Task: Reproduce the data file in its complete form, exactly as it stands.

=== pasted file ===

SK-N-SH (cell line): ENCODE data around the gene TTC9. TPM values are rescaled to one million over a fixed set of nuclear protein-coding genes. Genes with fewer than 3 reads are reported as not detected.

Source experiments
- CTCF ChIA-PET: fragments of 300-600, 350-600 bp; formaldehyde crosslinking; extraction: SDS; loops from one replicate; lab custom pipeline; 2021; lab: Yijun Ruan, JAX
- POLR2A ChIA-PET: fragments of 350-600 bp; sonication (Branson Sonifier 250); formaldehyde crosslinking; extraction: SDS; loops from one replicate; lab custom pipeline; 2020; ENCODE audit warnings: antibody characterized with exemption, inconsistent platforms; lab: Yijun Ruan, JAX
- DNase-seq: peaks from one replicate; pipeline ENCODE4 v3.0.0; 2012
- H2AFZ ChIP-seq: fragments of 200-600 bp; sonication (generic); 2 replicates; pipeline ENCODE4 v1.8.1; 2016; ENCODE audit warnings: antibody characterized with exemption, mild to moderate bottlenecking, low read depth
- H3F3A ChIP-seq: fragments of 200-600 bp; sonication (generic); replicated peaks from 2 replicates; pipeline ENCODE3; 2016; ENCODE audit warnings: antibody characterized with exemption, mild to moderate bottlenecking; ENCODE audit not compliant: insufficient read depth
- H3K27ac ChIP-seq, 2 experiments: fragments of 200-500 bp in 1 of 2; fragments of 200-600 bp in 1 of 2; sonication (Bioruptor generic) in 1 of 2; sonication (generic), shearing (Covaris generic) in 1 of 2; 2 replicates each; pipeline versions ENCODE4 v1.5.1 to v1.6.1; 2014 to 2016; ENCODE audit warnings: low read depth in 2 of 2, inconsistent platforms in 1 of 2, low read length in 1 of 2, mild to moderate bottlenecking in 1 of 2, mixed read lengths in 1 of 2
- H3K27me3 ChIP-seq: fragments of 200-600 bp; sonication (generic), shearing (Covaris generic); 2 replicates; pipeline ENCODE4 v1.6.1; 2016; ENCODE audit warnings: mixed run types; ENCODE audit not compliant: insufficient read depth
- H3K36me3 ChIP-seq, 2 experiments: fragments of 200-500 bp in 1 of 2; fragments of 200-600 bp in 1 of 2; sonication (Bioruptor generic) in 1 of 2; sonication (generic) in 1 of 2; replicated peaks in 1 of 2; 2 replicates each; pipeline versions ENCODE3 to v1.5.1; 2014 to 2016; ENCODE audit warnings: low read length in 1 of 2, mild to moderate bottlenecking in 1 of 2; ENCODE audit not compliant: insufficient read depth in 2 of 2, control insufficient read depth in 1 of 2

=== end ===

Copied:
SK-N-SH (cell line): ENCODE data around the gene TTC9. TPM values are rescaled to one million over a fixed set of nuclear protein-coding genes. Genes with fewer than 3 reads are reported as not detected.

Source experiments
- CTCF ChIA-PET: fragments of 300-600, 350-600 bp; formaldehyde crosslinking; extraction: SDS; loops from one replicate; lab custom pipeline; 2021; lab: Yijun Ruan, JAX
- POLR2A ChIA-PET: fragments of 350-600 bp; sonication (Branson Sonifier 250); formaldehyde crosslinking; extraction: SDS; loops from one replicate; lab custom pipeline; 2020; ENCODE audit warnings: antibody characterized with exemption, inconsistent platforms; lab: Yijun Ruan, JAX
- DNase-seq: peaks from one replicate; pipeline ENCODE4 v3.0.0; 2012
- H2AFZ ChIP-seq: fragments of 200-600 bp; sonication (generic); 2 replicates; pipeline ENCODE4 v1.8.1; 2016; ENCODE audit warnings: antibody characterized with exemption, mild to moderate bottlenecking, low read depth
- H3F3A ChIP-seq: fragments of 200-600 bp; sonication (generic); replicated peaks from 2 replicates; pipeline ENCODE3; 2016; ENCODE audit warnings: antibody characterized with exemption, mild to moderate bottlenecking; ENCODE audit not compliant: insufficient read depth
- H3K27ac ChIP-seq, 2 experiments: fragments of 200-500 bp in 1 of 2; fragments of 200-600 bp in 1 of 2; sonication (Bioruptor generic) in 1 of 2; sonication (generic), shearing (Covaris generic) in 1 of 2; 2 replicates each; pipeline versions ENCODE4 v1.5.1 to v1.6.1; 2014 to 2016; ENCODE audit warnings: low read depth in 2 of 2, inconsistent platforms in 1 of 2, low read length in 1 of 2, mild to moderate bottlenecking in 1 of 2, mixed read lengths in 1 of 2
- H3K27me3 ChIP-seq: fragments of 200-600 bp; sonication (generic), shearing (Covaris generic); 2 replicates; pipeline ENCODE4 v1.6.1; 2016; ENCODE audit warnings: mixed run types; ENCODE audit not compliant: insufficient read depth
- H3K36me3 ChIP-seq, 2 experiments: fragments of 200-500 bp in 1 of 2; fragments of 200-600 bp in 1 of 2; sonication (Bioruptor generic) in 1 of 2; sonication (generic) in 1 of 2; replicated peaks in 1 of 2; 2 replicates each; pipeline versions ENCODE3 to v1.5.1; 2014 to 2016; ENCODE audit warnings: low read length in 1 of 2, mild to moderate bottlenecking in 1 of 2; ENCODE audit not compliant: insufficient read depth in 2 of 2, control insufficient read depth in 1 of 2